Track Bikes In The Mountains
These guys are total nutjobs. In the nicest possible way.”
I was trailing behind three Italian strangers with whom I’d briefly interacted on Instagram, and I was wondering about their sanity. Forty five minutes into a seemingly never-ending climb my legs were beginning to grumble. Switchback followed switchback as we dragged ourselves ever higher into the mountains of Valtellina. Above us, the frosty peaks recently anointed with the first snow of the season heckled. My quads felt inadequate and I was on a road bike. The Italians were all on track bikes!
Through the wonder of social media, we’d met up with a group of local riders dubbed Canis Sciolti to check out the route of their legendary fixed gear race, Sacro Macello Di Valtellina. The race, which takes place on the 9th of November is a brutal 40 miler with around 2000m of climbing and takes in some of the areas finest roads, with some off road sections and cobblestones thrown in for good measure.
I was absolutely stunned by how strong the Italians were, ceaselessly grinding their way up challenging gradients with just one gear. The incredible views, quiet roads and chit chat as we became acquainted certainly helped, but still… it was T O U G H!
And their brawn didn’t fade when it came to bombing down the mountains – the lithe and unassuming looking Marcello turned out to be an absolute monster on descents, pedaling as fast as I was freewheeling then chucking huge skids into corners where the road dropped away into infinity. The guy’s got guts and talent by the bucketload.
Feeling somewhat brutalised by all the climbing – I probably wasn’t helped by the fact Dave and I had ridden 30km to the start of the ride, and done so at pace – we stopped for lunch in a tiny village at the bottom of Val di Mela. Italians don’t do lunch by halves, so we began with huge plates of antipasti and a litre of red wine, followed that with pasta and another litre of wine, and then the grappa came out. I was told Grappa helps with climbing, and who am I to argue.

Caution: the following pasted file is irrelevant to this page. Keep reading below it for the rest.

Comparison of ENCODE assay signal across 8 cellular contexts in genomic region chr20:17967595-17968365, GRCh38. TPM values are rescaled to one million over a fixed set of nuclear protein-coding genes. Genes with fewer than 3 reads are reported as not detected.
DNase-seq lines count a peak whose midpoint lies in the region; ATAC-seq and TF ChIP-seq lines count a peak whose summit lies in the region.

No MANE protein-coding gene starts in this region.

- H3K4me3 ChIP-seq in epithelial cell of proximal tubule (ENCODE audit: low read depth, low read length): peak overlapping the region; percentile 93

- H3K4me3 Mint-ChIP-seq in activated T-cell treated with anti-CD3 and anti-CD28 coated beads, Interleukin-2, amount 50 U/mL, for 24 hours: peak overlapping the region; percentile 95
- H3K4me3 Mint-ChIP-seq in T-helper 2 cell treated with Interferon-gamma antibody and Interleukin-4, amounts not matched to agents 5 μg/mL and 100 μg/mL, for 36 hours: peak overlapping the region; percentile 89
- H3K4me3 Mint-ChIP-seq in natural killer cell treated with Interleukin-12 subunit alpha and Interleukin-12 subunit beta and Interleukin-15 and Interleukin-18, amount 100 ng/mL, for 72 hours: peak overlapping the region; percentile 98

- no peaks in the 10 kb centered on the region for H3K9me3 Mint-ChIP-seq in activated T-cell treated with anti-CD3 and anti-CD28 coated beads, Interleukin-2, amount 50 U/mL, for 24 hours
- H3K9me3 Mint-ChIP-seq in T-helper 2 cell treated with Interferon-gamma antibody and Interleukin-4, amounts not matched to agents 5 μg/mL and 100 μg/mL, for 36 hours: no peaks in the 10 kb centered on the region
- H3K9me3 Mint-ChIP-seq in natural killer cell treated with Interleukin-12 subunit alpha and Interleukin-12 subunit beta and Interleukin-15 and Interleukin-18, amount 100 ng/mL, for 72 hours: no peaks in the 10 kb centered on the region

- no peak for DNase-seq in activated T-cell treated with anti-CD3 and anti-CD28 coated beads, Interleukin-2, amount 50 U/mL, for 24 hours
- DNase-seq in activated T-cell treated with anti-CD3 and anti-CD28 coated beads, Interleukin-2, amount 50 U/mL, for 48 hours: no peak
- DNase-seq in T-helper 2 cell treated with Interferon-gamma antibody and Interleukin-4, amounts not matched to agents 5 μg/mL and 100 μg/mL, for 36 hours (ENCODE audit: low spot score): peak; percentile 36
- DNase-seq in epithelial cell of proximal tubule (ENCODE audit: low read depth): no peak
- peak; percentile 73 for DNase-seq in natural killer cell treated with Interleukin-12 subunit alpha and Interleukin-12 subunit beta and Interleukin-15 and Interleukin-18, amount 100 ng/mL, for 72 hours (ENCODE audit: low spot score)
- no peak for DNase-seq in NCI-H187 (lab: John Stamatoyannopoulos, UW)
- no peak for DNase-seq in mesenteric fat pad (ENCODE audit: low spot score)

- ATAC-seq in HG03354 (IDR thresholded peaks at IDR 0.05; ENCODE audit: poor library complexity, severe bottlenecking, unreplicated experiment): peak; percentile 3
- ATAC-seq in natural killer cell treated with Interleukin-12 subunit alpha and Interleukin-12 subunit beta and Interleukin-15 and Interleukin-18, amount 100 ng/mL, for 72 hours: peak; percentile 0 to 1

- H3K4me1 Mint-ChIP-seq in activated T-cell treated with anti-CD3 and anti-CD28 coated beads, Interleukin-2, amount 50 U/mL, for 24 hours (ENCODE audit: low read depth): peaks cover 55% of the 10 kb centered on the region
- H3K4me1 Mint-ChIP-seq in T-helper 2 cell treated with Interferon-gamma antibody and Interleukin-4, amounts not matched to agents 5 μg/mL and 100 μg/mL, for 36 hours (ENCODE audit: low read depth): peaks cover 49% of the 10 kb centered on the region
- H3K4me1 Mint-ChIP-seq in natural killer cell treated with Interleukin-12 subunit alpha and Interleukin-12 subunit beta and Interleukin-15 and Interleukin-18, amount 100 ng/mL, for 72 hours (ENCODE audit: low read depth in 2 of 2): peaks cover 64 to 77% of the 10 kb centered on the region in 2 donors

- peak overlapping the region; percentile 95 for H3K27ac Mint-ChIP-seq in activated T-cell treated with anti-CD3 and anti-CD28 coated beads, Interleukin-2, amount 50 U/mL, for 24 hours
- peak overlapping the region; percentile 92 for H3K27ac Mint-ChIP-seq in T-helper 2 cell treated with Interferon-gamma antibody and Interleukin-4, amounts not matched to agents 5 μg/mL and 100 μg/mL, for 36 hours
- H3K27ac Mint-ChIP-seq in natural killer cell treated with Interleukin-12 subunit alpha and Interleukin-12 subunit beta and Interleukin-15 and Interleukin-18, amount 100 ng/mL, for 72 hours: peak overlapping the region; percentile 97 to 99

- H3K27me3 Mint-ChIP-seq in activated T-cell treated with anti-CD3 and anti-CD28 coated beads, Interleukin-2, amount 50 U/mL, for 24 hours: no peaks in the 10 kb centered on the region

After lunch we rode up Val Masino, which is quite possibly one of the nicest places I’ve ever been, and not just because I’d had a few drinks! I know I frequently say somewhere is the nicest place ever, so perhaps it’s better to come up with a more descriptive analysis, but anyway, it’s home to the biggest freestanding rock in Europe which is entirely covered in bolts for climbing – I’ve never seen so many routes just waiting to be explored and was practically salivating at the prospect. It felt great to be deep in the magic of nature but surrounded by people so excited by all it has to offer. Even the little goats pottering about seemed happy to be there. But that was probably because they were sharing people’s sandwiches. I can’t wait to go back with a rope!
After a ride to the end of the valley we turned back towards Morbegno and began a really fun descent that seemed endless… until I missed the turning for the next section of the Sacro Macello. After climbing up a hill so long and steep that I nearly wept, we popped back out at the same place on the road out of Val Masino – turns out that extra bit of torture was just for fun/pain/love/hate. It was bloody horrible but kind of awesome too…I was alternately cursing and whooping with joy.
Climbing over we bombed back down to the valley and along to Morbegno where we said goodbye to our new friends – what a cool bunch they are and wow, so seriously strong and fast. Unfortunately they can’t enter the race because they’re organising it, which is a shame as I’d love to film and photograph them racing so I could share that with you all – Marcello is a really impressive rider and with scenery like we have here I’m sure we could create something really nice. Maybe you fancy entering yourself?
So as our pals headed back to their homes in Morbegno, Dave and I trundled home again – another 30km and some more switchbacks. I pretty much ordered a more suitable cassette the minute I got in, so maybe, just maybe my next ride will be easier. I doubt it though, what’s the fun in that?
Find out more about Canis Sciolti and the race here.